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How Much Did It Cost?? Complete Camper Van Build Parts & Materials Spreadsheet

a camper van conversion build from a chevy astro safari van
inside astro safari camper van conversion with cedar planks and media center

One of the first questions people ask me about my Chevy Astro camper van build is, “How much did your build cost”? This really depends on a few things… will you be doing all of the work yourself? Do you have all of the necessary tools already, or will you be buying some/all as you go? The easiest way to discuss the total cost of my build is probably to just list the parts & materials, and take tools out of the equation. So without further ado, here’s my complete parts & materials spreadsheet for my Chevy Astro camper van build:

complete camper van conversion cost breakdown spreadsheet by seekinglost

All of the parts and materials used in my stealth camper van build are listed in this spreadsheet

As you can see, my total cost for all parts and materials in my Chevy Astro camper van conversion was around $7500.

You’ll notice I didn’t list a cost for a lot of the wood I used, and that’s because I had a lot of it on hand already. Figure around $300 for the high end of what the wood and lumber should cost in this build. Lumber prices were quite high in early 2021 when I built my van, and should be lower now. Besides the lumber, the list is pretty complete and should give you a good idea of what kind of cost is involved to build out a camper van like mine.

view inside chevy astro camper van conversion

Other costs not calculated in this van build spreadsheet are maintenance costs. If you’re building out an Astro or Safari van, chances are, it will need some sort of mechanical work done before you hit the road… tires, tune up, suspension work… something. Or maybe your van needs a LOT of work. But that’s a cost that varies from van to van, each one will be different. If you aren’t taking care of the mechanical work upfront, before starting your build, it would be wise to set aside a generous budget for maintenance work after the conversion is complete.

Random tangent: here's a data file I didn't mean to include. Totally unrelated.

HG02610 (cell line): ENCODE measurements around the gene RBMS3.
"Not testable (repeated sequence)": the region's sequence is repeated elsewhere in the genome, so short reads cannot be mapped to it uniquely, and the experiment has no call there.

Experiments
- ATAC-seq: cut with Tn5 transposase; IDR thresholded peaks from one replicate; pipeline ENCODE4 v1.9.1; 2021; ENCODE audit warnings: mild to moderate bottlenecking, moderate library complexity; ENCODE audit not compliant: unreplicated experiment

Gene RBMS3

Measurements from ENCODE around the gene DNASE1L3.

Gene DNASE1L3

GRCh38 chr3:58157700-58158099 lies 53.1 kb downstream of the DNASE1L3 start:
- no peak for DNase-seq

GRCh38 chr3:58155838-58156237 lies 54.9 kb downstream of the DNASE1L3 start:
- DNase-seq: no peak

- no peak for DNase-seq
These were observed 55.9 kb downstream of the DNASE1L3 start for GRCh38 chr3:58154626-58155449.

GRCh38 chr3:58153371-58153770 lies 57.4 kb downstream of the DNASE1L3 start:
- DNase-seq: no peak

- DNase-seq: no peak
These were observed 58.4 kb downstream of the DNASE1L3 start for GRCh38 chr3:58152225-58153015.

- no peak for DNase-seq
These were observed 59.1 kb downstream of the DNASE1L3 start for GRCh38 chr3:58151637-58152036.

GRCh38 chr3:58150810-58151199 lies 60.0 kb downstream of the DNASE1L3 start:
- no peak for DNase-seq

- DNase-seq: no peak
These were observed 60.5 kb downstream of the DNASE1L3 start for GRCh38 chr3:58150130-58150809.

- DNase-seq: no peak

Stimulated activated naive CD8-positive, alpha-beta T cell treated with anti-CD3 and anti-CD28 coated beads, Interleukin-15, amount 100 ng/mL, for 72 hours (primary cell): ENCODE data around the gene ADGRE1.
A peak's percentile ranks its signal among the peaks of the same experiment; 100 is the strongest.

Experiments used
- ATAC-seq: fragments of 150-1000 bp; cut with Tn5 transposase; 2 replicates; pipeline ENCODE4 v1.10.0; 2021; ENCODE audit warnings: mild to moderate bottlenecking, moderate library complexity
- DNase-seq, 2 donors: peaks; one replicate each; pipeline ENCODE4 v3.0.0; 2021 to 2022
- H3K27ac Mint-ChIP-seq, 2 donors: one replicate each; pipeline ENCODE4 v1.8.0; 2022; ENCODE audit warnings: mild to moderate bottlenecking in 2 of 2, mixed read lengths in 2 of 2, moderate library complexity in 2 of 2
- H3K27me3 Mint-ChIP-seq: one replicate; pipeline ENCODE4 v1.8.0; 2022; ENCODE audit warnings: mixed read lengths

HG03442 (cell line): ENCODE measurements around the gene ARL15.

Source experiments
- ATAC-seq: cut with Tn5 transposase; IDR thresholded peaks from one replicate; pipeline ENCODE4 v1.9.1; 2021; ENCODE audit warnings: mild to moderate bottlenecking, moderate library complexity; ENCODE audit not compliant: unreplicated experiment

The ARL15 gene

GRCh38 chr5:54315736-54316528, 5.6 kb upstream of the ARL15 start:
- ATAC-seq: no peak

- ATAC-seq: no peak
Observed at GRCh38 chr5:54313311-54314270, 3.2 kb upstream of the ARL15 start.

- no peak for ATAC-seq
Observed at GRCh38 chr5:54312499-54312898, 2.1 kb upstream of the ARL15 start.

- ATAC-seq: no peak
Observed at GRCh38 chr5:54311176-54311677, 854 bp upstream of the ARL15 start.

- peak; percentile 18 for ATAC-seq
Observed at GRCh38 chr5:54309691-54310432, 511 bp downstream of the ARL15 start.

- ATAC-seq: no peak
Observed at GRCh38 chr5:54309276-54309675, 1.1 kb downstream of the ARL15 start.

Another cost to factor in is paying others to do parts of the build you can’t. Most DIY van builders try to do as much of the work as they can themselves, but you may run into projects that you need to sub out. For example, welding is something most DIY’ers aren’t going to be able to do themselves, unless you just happen to be a welder by trade. Or perhaps you aren’t comfortable with the electrical wiring aspect of your van build, and decide to pay an electrician. These jobs can quickly become expensive when you rely on others, so make sure to set realistic expectations for your van build based on your abilities, and your budget.

Building your own camper van is a huge project, but you can do it. Do your research, ask questions, watch youtube videos (like mine!) and learn all you can about what you want out of your van and what your options are for achieving that vision. Good luck with your build, get out there and make it happen!

One Response

  1. Amy and Matt

    This is SO helpful for me and my boyfriend, just starting my first camper build! The description of the parts really helped me understand the build process. Thanks for sharing this!

    November 28, 2022 at 2:56 pm

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